Systemic Functional Linguistics (SFL) is an approach to language study developed by Michael Halliday, who from the early days had language education centrally in mind, and who still regards language education as one of most important applications of his work. SFL discusses a very large number of linguistic choices. The most recent account of SFL, Halliday and Matthiessen, runs to 786 pages. SFL recognises three main aspects of context of situation: field, tenor and mode. Field has to do with what the language is about and what kind of social activity is being enacted in the language. Tenor has to do with the participants in the language event, the speakers, writers, hearers, readers, the roles they are adopting and the relations between them. Mode has to do with the channel of communication, for example, whether the language is spoken or written. Mode has to do with channel of communication, the most obvious distinction here being between speech and writing.
This chapter provides an overview of stylistic approaches to drama and performance, surveying methods of analysis of texts on the page and on the stage. The chapter begins by introducing past approaches taken to drama, particularly structuralist approaches to character and plot. The next section discusses two key critical issues in dramatic stylistics: the nature of communication and interpretation of dramatic discourse, and whether or not the performance of drama can and should be critically discussed beyond the (more stable) play text. This discussion is followed by an outline of current stylistic approaches to drama and performance, including socio-pragmatics, schema theory, deictic shift theory, historical and corpus stylistics, and research on multimodality. Socio-pragmatic and multimodal approaches are then employed in an illustrative analysis of an extract from Noel Coward’s (1930) Private Lives. Though the focus is predominantly upon drama and dramatic performance, the chapter indicates the value and possibilities of stylistic analyses of other kinds of literary performance.
This report is based on a workshop held at Middlesex University on 7 July 2012, which focused onLang/Lit provision at school in English, Wales and Northern Ireland, and at university across the UK. It presents anecdotal and more formal data which we gathered in preparing for the event, and some aspects of discussions that arose following the workshop. We hope that this report will be the beginning of a fuller investigation of issues about Lang/Lit provision. We plan to explore these further ourselves and hope that they will also be explored by other people and institutions involved in the provision of Lang/Lit work. Section 2 explains some of the informal background and motivation for this work. Section 3 considers integrated Lang/Lit provision at A-level (referring collectively to AS and A2 except where the distinction between the two is relevant), the views of students, teachers/lecturers and examiners, and problems and possibilities around this provision. Section 4 addresses the same for BA-level. Section 5 draws these aspects together and reviews transition between the two levels, investigating content, student and provider experience, and obstacles and opportunities for improving the relationships between A-level and BA-level study. Section 6 concludes the report with a summary and suggested avenues for progress.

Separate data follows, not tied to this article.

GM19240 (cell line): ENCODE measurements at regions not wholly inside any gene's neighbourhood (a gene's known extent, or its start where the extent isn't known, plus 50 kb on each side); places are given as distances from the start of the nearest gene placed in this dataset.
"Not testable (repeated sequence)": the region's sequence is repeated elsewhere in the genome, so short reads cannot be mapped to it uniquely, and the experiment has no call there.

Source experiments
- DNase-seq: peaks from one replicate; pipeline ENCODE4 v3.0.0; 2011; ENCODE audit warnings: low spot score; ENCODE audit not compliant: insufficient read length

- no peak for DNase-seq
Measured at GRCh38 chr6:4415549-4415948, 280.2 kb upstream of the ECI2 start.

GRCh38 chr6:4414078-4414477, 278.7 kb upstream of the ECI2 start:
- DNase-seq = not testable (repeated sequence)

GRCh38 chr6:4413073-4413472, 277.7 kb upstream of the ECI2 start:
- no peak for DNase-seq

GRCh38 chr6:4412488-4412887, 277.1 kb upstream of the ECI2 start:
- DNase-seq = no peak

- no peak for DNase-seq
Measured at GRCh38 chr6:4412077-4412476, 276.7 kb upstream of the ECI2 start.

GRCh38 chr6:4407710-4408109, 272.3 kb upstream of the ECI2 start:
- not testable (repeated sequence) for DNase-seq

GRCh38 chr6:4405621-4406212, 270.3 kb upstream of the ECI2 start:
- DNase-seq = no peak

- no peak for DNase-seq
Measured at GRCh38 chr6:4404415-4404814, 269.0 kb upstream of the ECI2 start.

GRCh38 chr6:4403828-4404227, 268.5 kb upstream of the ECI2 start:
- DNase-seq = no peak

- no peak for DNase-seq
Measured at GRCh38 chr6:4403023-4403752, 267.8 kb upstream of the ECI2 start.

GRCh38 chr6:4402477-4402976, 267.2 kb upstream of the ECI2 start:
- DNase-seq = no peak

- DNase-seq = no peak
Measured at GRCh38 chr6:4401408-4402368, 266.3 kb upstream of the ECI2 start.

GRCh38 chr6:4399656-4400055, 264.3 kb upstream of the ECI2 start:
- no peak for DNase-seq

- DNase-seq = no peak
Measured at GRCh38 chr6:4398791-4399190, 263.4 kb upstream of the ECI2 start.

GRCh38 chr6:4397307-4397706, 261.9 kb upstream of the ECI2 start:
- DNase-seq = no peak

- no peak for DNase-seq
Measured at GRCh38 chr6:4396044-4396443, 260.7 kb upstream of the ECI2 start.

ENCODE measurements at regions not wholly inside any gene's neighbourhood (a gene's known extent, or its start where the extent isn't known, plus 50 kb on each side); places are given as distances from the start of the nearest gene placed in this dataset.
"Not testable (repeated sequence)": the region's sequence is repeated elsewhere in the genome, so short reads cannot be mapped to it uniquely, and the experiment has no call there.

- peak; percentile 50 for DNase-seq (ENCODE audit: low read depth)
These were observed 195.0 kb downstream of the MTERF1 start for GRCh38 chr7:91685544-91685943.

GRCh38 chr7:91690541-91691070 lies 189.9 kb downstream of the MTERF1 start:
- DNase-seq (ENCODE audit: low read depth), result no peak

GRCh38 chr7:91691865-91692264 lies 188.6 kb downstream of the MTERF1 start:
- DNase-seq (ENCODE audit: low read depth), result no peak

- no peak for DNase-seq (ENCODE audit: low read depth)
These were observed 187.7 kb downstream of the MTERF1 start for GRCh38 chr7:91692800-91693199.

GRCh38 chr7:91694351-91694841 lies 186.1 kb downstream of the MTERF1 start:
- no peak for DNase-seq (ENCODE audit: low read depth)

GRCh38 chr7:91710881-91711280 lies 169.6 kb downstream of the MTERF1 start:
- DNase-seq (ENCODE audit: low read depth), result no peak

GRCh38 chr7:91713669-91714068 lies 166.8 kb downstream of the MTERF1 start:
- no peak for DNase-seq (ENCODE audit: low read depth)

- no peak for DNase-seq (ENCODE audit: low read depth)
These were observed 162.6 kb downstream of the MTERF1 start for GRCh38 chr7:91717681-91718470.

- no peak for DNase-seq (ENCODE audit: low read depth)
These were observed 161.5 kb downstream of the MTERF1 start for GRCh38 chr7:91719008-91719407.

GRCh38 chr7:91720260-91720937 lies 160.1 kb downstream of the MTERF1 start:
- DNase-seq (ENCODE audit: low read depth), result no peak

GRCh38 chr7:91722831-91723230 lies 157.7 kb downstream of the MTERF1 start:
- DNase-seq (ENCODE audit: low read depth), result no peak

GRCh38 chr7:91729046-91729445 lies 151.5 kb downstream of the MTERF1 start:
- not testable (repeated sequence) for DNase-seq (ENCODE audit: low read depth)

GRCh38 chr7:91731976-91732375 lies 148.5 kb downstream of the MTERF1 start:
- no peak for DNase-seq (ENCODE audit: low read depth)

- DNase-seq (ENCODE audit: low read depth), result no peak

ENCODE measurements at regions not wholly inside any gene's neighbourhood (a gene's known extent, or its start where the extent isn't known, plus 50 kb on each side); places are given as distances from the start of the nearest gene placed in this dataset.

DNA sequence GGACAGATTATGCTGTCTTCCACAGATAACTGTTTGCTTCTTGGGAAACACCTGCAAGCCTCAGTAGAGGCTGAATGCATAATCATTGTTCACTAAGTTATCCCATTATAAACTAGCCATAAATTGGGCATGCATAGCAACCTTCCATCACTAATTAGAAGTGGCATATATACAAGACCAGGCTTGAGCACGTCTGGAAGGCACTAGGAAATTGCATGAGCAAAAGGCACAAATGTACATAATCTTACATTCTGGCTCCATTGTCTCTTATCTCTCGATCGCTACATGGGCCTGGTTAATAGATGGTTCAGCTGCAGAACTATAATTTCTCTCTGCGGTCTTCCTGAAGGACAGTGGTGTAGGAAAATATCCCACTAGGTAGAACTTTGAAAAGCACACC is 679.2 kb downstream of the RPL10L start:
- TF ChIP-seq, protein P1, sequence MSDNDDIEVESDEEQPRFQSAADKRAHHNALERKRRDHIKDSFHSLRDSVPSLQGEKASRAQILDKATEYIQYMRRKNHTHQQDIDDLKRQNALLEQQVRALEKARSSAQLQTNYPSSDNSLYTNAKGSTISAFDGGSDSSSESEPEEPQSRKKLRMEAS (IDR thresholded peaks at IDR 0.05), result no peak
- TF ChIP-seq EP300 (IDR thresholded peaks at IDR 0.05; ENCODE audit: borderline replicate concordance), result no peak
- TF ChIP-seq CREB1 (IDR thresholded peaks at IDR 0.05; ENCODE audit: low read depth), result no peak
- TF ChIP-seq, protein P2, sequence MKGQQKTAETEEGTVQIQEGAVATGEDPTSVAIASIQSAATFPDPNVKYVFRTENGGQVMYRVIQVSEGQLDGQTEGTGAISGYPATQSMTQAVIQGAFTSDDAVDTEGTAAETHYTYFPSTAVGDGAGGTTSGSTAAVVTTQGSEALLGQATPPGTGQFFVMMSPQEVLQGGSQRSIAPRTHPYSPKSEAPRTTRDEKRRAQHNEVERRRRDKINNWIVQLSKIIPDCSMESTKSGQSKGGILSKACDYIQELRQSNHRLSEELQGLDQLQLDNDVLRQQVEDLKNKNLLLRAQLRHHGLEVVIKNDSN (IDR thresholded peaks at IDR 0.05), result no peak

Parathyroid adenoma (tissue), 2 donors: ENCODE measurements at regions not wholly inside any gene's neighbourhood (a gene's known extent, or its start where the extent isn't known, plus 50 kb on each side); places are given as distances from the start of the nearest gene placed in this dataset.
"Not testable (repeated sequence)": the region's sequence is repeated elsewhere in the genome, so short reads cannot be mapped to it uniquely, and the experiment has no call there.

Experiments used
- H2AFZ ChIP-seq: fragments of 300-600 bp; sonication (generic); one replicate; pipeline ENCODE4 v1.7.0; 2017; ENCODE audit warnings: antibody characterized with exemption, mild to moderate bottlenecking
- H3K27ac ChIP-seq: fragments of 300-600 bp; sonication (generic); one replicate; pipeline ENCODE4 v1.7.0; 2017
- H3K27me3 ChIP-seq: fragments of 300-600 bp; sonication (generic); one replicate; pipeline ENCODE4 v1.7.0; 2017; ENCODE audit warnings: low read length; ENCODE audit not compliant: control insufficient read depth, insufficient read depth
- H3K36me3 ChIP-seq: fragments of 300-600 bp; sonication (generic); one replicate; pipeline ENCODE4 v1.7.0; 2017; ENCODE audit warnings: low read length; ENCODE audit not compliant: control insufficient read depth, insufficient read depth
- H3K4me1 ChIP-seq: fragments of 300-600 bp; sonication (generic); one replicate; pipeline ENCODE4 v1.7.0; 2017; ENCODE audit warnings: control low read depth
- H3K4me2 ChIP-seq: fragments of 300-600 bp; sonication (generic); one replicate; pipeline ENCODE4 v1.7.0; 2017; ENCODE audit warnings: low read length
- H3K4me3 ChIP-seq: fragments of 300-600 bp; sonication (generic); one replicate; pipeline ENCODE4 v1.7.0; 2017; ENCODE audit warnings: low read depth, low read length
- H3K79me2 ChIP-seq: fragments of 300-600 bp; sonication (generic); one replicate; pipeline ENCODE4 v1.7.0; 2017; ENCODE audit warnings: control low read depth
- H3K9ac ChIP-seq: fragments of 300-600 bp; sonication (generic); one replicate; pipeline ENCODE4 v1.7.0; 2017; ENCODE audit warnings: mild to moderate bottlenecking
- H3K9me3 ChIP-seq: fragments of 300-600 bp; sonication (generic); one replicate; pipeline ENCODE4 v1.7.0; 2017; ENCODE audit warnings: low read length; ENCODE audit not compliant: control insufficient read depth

International Society for the Study of Narrative
European Narratology Network (ENN)
Previously, Expert Panel member for AQA English Language and Literature
I was the project lead for 'The use and misuse of language' project for the Commission on the Donor Experience, and have worked as a brand identity and/or communications consultant for various small businesses.
‘Sharing pedagogies’, English: Shared Futures conference, Newcastle, UK (5-7 July 2017)
‘What do we do when we analyse texts?’ English: Shared Futures conference, Newcastle, UK (5-7 July 2017)
‘Testing, testing … one, two, … see?’, Institute of Fundraising convention, London, UK (3-5 July 2017)
‘Persuasive language: Writing words that work’, Psychology of Communications CharityComms conference, London, UK (29 May 2017)
'Empathetic / social / relational deixis: What does it do and how does it do it?' Aix-en-Provence, France (28 April 2017)
Guest lecture: 'Masterclass in Close Reading', University of Oxford Forum for English, Drama and Media, Oxford, UK (24 Aptil 2017)
'Changing streets into stories: A MCDA analysis of the graffiti appeals of the homeless charity Depaul UK', International Association of Literary Semantics conference, University of Huddersfield, UK (10-12 April 2017)
An interview on narratives and storytelling: http://www.local-legends.org/people/2017/8/13/you-need-to-have-a-set-of-conventions-in-order-to-rebel-against-them